This really gave a huge boost to work ethic and the aggressiveness of our attitude and play. Obviously a lot of the guys knew Willie and how he was respected from his past endeavours e.g. Dungannon, Ulster and Ireland, and I really appreciated the more simple approach that Willie bought to the game. I don’t recall Clive and Willie working alongside each other for too long (Clive was already making his move to Bath).

He was replaced by Dick Best who is renowned as a hard task master, in your opinion was this true?
Where Willie worked us hard because he felt (and I’ve heard it repeated by other ex-forward rugby coaches), that to ‘give pain’ you have to have ‘felt pain’, Dick seemed to take a great delight in just causing us pain! He did seem to enjoy causing both physical and mental pain, with his biting sarcasm legendary. In saying this, you always felt the benefit of what he put us thru e.g. 20 x 250m with ~ 1min rest between each, just not at the time.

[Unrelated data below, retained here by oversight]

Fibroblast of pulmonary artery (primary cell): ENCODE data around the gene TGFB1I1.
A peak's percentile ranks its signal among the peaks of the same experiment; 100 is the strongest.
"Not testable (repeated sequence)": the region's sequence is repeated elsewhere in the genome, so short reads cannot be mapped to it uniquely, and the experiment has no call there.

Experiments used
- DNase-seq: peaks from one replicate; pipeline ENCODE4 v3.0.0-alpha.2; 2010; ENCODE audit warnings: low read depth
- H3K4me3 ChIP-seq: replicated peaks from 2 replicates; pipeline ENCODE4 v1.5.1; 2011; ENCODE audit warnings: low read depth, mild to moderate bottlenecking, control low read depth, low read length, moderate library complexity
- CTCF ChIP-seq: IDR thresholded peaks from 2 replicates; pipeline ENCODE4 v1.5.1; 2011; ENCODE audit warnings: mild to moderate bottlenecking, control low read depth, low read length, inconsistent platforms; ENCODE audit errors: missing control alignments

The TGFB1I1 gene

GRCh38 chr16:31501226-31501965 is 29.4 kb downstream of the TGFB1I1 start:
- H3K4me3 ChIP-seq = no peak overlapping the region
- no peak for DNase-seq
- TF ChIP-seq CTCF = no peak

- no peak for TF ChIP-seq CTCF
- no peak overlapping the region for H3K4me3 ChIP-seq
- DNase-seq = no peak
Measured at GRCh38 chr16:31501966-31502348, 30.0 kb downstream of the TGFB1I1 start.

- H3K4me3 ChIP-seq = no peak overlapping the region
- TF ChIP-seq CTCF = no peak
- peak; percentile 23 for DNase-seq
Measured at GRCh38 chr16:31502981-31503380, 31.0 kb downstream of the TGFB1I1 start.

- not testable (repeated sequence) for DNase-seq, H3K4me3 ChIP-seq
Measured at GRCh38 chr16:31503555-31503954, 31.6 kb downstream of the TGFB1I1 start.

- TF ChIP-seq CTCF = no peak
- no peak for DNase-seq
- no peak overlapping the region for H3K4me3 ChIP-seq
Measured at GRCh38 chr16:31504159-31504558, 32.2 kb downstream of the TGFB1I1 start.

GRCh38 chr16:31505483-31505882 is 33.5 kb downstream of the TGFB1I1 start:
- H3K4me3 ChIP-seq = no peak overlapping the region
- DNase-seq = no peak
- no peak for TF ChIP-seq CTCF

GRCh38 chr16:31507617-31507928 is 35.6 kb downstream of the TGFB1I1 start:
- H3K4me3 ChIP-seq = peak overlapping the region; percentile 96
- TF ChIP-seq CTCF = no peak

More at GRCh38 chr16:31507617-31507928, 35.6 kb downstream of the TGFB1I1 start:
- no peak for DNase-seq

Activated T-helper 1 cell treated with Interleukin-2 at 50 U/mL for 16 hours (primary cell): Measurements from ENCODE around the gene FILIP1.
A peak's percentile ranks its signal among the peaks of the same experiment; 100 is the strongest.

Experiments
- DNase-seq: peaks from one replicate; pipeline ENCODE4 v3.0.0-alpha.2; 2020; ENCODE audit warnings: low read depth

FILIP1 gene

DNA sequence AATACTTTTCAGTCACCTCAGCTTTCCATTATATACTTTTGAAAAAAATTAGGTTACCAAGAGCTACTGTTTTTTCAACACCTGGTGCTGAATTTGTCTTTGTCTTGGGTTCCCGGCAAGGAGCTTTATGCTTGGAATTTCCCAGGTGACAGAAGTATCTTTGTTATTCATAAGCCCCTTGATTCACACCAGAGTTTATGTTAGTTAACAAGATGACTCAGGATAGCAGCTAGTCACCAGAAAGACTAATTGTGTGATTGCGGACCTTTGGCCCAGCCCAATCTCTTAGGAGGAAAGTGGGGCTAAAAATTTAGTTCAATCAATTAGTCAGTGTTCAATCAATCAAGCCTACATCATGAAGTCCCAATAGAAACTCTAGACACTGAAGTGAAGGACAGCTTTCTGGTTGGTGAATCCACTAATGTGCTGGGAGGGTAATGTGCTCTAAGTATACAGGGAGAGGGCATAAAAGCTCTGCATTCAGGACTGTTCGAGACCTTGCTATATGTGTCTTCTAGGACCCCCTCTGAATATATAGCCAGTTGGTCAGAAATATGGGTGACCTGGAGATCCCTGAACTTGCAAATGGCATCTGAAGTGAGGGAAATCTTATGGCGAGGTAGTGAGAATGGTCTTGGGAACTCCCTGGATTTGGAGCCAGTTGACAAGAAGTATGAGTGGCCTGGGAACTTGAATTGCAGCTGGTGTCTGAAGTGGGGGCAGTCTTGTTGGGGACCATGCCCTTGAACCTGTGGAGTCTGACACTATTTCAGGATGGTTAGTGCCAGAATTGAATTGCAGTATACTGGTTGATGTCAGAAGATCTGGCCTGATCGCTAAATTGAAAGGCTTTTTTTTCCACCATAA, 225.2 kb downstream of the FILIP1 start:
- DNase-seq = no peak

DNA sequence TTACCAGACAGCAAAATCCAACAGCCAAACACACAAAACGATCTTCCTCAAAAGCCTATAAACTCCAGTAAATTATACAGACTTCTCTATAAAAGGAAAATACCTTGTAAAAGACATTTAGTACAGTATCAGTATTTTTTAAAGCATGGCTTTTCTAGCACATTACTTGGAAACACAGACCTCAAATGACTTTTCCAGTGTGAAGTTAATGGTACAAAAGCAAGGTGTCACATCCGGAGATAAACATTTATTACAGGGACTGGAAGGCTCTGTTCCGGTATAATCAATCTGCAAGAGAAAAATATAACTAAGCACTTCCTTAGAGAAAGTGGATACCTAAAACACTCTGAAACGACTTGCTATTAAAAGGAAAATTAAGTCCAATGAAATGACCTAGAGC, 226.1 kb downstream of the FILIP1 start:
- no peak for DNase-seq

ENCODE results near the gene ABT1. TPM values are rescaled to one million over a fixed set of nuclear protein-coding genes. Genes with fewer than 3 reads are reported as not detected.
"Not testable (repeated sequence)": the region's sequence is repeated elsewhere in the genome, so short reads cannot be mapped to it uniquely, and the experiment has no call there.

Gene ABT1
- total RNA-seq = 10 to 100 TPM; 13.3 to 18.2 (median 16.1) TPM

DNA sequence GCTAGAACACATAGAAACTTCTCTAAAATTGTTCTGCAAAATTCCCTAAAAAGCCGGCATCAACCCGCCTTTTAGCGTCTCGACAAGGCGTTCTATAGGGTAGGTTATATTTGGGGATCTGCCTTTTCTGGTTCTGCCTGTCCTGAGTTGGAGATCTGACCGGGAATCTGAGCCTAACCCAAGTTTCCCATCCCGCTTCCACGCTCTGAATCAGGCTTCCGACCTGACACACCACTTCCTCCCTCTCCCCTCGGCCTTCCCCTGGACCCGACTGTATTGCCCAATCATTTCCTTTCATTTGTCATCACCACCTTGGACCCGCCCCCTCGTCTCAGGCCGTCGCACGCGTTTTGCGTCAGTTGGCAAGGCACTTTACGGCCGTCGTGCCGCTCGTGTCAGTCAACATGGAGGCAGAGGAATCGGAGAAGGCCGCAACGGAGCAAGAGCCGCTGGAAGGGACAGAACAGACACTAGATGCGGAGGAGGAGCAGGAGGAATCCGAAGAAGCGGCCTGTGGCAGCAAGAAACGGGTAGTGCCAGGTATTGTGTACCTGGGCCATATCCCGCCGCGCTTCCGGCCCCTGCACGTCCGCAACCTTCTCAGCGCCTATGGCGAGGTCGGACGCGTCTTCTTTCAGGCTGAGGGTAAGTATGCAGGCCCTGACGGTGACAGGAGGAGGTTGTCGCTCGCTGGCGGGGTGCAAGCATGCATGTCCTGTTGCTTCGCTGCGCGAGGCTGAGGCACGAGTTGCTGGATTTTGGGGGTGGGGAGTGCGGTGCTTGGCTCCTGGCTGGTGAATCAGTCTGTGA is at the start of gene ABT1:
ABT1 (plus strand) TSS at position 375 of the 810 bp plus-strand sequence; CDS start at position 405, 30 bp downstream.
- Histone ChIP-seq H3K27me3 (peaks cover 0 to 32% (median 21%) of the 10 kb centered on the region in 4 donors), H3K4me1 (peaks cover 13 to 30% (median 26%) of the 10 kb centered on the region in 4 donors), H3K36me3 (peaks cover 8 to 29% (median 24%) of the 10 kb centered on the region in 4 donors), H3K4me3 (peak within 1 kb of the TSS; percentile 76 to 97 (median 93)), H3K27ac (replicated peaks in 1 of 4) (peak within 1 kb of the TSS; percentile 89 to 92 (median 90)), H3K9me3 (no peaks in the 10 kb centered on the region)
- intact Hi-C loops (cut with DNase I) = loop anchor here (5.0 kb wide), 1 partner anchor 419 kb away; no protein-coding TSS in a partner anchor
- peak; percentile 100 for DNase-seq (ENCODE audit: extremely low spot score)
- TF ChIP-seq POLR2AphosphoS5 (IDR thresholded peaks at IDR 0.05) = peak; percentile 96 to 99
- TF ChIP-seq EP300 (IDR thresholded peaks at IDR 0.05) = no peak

Who were the captain(s) of London Irish in your time there?
Pedro ? Collins (2nd row 1993), Gary Halpin, Conor O’Shea

Who was your most difficult opponent?
Gloucester front-row ensemble of John Deacon, Tony Windo and John Hawker

Where was your favourite away ground?
Leicester

What was Sunbury like in your time playing there?
This was easily the most memorable and favourite time of my rugby career...from the first sight of club staff and members on a Saturday morning, to an hour before kick-off heading into the changing rooms as the ground filled, to the fantastic yells and congratulations during and after the game, to belting out an Oasis song in the top bar with Hendo and all the members into the night amidst grateful offerings of Guinness.

I’d never experienced such an atmosphere, and it still sends shivers down my spine thinking of how fantastic it was to be a part of it.

Who do you consider was the best player you played with for London Irish?
At the time, it would have probably been Brendan Venter or Justin Bishop...of the players I still know are playing, I think Malcolm O’Kelly should be given the keys to Sunbury for his consistency and durability on the International stage.